Tuesday, November 17, 2015

The Door Project

As many of you know, Judy is into stained glass and has been for many years.  She's very good at it and has made a lot of stained glass pieces in all sizes and shapes.  Each seems to be more beautiful than the last one as her skills and experience grows.

So it was no surprise a few years ago that she made the beveled glass panel for our front door.  It was beautiful and greatly improved the front appearance of our home.  It has held up well over the years.

A few days ago a neighbor brought their old stained glass door over and basically said, "Here, do what you want with it."  They had already replaced it due to some glass breakage which they could not repair.  Nor did they want to pay for someone to repair the broken glass, which could run into the hundreds of dollars.

We quickly saw the extent of the damage and our first thought was to just break out the remainder of the glass and salvage what we could.  But old stained glass is often brittle and does not cut well.  So that part was 'iffy' at best.  But there were a number of beveled glass pieces that appeared to be in pretty good shape.  So maybe those could be salvaged.  For what, we didn't know.

So we looked at the damaged pieces and thought, "Why not see if we can repair it first?"

We had never taken on a repair mission like this and we both knew it would not be easy.

There was lead came (the lead that outlines each piece of stained and beveled glass to form the pattern) that needed to be removed and replaced along with new glass.  But the damage was entirely inside the frame that surrounded the glass panel.  How on earth could we install new lead came with new glass in all the broken places when they were in the center of the panel?

So we went to YouTube and watched a lot of experienced and inexperienced stained glass people do what we wanted to do.  Some made it look easy and some made it look difficult.  So we tried the easy ones first.  And when that didn't work, we tried the hard ones.  When that didn't work either, we were left to our own devices.  We had to come up with something that worked or toss the door altogether.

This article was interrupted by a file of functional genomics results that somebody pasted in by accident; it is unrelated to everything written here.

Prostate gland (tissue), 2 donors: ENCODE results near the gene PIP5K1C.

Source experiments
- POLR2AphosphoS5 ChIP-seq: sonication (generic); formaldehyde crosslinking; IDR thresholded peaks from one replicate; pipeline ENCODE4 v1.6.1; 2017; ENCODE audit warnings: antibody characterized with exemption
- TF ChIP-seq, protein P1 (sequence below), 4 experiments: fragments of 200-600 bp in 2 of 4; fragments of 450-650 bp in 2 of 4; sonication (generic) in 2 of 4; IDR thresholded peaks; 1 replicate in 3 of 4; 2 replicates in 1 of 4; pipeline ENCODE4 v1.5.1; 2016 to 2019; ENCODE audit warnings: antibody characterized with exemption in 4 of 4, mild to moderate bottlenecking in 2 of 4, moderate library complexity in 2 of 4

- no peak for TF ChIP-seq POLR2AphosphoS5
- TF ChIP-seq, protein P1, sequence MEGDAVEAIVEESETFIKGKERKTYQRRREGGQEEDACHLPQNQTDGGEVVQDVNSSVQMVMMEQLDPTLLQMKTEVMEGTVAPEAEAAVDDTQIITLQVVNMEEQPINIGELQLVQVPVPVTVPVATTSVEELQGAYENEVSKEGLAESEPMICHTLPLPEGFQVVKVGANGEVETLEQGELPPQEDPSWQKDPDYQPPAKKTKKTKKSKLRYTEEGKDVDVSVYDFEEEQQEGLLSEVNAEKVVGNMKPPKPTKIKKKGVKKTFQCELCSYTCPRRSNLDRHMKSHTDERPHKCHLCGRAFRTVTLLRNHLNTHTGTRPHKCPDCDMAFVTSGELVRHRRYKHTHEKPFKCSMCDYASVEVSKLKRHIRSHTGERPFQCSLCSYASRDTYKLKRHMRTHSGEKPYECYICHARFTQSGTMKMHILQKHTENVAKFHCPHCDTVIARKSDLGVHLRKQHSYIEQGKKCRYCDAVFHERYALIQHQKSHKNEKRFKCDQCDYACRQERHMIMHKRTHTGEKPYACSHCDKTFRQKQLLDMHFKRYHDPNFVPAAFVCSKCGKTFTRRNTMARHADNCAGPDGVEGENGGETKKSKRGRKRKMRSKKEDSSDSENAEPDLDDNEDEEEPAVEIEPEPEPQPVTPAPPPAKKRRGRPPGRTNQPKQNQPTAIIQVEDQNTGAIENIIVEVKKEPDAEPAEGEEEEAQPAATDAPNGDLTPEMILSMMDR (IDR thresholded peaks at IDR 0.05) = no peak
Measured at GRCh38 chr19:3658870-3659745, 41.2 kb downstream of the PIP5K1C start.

Through a lot of trial and error, we finally figured out a way to repair it.  It took us about five days to do it but we were finally finishing what we started.  Just as we were laying in the final piece of glass, we heard a crrrraaaaacccckkkk.  %&#!  The stresses we were putting on the glass was apparently too much and another piece broke, then another.  It was obvious that these broken pieces needed to be repaired in order to even try to sell the door, hopefully for enough to recover our growing glass and lead costs. not to mention the time we had put into it.

This is where Judy's skills and experience paid off.  She tried a new idea and it worked.  And within a few hours we were ready to begin the grouting process to seal the individual pieces of glass into the lead came.  We did the entire panel rather than the ones we repaired.

That done, I sanded down the wood and applied two coats of stain, followed by three applications of spar varnish.  The door was starting to look really good.

Then we cleaned the glass and lead came really good.  Finally, we applied a chemical to the lead came that evened out the patina in the areas where we had to solder the new lead came in place.

Now it looked really good.  That's when we decided to sell it.  It took a while but we finally got an offer of about half what we were asking for it.  The lady didn't have much money so we said okay because it was enough to cover our expenses, plus some which we shared with the neighbor who gave us the door.

It was a challenge for sure, but also fun.  And we learned a lot.  But we won't be doing that again...

Here's the finished door.

No comments: